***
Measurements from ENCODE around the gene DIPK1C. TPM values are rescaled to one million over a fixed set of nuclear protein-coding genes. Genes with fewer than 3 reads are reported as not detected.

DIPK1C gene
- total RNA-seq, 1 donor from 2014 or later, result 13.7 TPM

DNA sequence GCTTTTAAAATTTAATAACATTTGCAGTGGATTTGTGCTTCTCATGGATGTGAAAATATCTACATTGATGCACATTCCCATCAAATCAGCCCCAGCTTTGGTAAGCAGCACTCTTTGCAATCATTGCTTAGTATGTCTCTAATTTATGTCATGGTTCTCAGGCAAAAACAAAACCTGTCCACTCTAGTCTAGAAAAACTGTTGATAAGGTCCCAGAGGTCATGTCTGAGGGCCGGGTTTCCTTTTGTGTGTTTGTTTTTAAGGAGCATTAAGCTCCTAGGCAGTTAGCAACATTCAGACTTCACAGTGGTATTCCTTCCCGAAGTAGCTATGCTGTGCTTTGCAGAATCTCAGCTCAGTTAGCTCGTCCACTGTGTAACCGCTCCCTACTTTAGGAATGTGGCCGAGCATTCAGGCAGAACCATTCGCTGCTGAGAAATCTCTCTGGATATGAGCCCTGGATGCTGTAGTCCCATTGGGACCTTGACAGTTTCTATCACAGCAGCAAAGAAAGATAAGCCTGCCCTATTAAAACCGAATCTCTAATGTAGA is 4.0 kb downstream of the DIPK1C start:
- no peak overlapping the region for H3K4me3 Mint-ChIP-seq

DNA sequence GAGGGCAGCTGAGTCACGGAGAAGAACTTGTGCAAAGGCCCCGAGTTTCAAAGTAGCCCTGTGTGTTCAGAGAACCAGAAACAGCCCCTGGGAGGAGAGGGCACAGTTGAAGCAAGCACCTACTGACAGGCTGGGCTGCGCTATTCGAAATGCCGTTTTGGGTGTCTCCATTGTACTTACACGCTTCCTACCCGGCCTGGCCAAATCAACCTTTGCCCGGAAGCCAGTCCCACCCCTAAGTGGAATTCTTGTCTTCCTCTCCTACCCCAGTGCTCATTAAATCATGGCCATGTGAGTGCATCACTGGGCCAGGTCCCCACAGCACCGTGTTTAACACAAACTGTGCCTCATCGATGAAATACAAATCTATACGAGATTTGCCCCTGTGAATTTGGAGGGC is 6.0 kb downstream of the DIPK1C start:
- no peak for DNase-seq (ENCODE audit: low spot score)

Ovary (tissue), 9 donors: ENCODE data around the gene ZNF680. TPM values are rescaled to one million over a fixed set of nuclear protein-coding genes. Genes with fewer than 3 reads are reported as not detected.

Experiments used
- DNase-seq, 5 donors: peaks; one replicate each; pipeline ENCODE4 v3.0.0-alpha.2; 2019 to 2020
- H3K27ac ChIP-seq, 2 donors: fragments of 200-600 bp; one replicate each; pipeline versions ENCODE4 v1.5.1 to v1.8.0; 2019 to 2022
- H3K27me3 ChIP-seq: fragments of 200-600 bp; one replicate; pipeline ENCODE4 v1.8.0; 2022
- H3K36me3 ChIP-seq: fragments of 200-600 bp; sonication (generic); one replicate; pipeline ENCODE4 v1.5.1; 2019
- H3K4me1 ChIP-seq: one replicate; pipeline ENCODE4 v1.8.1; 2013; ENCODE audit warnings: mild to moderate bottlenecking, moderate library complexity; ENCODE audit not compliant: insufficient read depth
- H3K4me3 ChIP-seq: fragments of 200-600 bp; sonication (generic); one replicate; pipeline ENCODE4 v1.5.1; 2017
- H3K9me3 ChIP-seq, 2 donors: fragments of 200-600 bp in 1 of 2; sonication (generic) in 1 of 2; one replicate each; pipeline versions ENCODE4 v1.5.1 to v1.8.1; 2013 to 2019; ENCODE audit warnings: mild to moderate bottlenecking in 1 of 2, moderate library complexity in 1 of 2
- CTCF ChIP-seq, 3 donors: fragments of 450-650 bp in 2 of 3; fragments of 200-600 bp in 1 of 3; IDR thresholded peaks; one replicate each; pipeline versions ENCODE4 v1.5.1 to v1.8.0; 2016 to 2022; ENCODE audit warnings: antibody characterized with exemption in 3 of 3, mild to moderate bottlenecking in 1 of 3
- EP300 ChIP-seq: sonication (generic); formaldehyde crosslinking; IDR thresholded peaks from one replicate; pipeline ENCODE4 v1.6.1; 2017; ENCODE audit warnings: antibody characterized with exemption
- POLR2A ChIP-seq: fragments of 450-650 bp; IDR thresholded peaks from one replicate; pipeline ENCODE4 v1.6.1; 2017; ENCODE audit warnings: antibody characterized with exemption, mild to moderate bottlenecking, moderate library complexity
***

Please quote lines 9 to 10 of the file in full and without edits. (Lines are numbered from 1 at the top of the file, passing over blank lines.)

Experiments used
- DNase-seq, 5 donors: peaks; one replicate each; pipeline ENCODE4 v3.0.0-alpha.2; 2019 to 2020